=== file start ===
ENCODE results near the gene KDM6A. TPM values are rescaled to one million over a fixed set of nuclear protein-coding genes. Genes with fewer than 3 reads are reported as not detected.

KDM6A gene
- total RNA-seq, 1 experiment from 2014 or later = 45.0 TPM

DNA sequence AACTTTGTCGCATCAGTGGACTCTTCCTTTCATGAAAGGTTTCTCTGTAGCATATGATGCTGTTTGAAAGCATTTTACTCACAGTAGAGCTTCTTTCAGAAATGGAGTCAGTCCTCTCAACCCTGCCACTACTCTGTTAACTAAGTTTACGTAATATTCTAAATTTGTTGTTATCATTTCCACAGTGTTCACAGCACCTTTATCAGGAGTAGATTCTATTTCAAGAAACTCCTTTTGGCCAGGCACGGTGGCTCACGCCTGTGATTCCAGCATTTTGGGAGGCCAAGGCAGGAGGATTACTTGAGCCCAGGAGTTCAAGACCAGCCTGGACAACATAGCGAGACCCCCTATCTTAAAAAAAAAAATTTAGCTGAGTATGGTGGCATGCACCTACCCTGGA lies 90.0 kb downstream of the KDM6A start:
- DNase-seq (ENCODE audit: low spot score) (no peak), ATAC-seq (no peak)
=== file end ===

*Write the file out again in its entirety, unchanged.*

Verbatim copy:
ENCODE results near the gene KDM6A. TPM values are rescaled to one million over a fixed set of nuclear protein-coding genes. Genes with fewer than 3 reads are reported as not detected.

KDM6A gene
- total RNA-seq, 1 experiment from 2014 or later = 45.0 TPM

DNA sequence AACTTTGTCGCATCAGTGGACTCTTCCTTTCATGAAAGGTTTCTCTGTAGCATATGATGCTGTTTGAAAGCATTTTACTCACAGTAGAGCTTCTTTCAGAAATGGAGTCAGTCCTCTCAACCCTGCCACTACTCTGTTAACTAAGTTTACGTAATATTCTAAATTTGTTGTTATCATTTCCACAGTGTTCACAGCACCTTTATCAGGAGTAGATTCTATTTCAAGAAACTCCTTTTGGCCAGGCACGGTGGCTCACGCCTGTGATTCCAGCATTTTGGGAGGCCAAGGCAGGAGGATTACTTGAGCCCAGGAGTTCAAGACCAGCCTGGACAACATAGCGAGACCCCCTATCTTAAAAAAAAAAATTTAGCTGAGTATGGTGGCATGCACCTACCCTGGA lies 90.0 kb downstream of the KDM6A start:
- DNase-seq (ENCODE audit: low spot score) (no peak), ATAC-seq (no peak)